Because while I do love my tech and productivity apps, there is just something about writing (journaling, note taking, etc) that cannot be matched.
If you want to lead better, work better, live better…and help others do the same, then join me on this journey.
One year ago I pushed publish on my very first blog post here.
For some odd reason, that is still my highest viewed post ever. That may be because of the way my site was first set up (requiring a click to view each post) vice how it is now (endless scrolling with full posts). It really doesn’t matter as that is not the whole reason I started yet another blog.
I was quite up front about trying to see if I could make any money from my “side-hustle” site this go around. I’ve tried affiliate links to amazon, signing up for various affiliate services, creating merchandise to sell, and a couple other things. I’ve posted almost every day over the past year and worked towards better SEO…although I wouldn’t say I did so aggressively. (I do have a family and a full-time job)
All of that has resulted in zero money but, more importantly, a few realizations on my part.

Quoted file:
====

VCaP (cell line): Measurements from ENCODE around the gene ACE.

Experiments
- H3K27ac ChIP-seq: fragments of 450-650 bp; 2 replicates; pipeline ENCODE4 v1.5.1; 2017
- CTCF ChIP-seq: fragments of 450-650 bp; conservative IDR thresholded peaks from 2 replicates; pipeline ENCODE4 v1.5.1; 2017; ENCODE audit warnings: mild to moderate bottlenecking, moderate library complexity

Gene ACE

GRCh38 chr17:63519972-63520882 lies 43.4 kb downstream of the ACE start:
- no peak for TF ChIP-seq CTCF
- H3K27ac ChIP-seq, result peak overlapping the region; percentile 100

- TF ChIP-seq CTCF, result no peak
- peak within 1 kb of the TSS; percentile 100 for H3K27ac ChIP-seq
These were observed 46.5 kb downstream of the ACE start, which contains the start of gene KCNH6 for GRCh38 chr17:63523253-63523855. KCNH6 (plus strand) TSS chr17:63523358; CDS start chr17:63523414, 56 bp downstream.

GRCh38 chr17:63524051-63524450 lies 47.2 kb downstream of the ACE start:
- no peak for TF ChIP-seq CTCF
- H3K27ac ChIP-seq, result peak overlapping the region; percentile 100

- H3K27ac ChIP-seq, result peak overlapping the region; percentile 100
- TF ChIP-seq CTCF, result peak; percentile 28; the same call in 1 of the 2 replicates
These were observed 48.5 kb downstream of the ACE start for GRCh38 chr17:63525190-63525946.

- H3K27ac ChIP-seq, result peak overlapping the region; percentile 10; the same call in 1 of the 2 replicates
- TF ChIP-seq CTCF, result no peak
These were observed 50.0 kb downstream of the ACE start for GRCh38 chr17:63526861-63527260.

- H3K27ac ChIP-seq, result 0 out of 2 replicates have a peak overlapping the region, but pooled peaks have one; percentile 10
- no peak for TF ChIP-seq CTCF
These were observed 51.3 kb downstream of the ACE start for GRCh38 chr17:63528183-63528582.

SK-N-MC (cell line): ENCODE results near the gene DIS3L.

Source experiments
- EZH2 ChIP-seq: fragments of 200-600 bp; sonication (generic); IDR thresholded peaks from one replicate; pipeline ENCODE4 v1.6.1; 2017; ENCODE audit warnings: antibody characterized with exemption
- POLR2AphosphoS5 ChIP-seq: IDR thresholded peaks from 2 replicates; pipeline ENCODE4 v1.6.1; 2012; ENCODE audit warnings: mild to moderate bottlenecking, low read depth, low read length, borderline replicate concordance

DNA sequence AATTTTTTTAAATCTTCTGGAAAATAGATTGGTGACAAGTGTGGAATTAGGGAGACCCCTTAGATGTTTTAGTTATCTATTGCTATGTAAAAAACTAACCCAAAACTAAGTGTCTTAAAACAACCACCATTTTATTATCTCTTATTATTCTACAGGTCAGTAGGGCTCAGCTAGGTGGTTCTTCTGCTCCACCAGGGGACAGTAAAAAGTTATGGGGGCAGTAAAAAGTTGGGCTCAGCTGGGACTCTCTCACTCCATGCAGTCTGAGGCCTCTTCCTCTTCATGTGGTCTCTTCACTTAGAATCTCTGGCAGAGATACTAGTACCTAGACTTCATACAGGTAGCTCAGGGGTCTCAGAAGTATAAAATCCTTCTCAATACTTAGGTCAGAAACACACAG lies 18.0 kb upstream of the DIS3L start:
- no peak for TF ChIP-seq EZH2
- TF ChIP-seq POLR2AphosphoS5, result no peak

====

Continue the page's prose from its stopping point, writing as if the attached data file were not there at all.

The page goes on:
1. Creation is One of My Favorite Parts of Starting a Blog/Site
I really enjoy the act of creating a site.
I love pouring through templates, seeing what is new that people like and what is old/classic that I still prefer.
Selecting and testing out fonts and color schemes scratches some sort of artistic itch that I’m not sure I could identify or satisfy otherwise. Serif versus Sans Serif, complimentary color schemes, underlining links that change color on hovering over it (via customized CSS), viewing spacing and sizing of headers and paragraph text. I love it all.
Is that weird?
I don’t know. Maybe.
I enjoy it nonetheless.
2. Volume is Not What I Want to Do Right Now
Coming up with 6 posts a week is not a lot in terms of a normal website volume. Yet, if you’re running your site solo, then it can add up over time.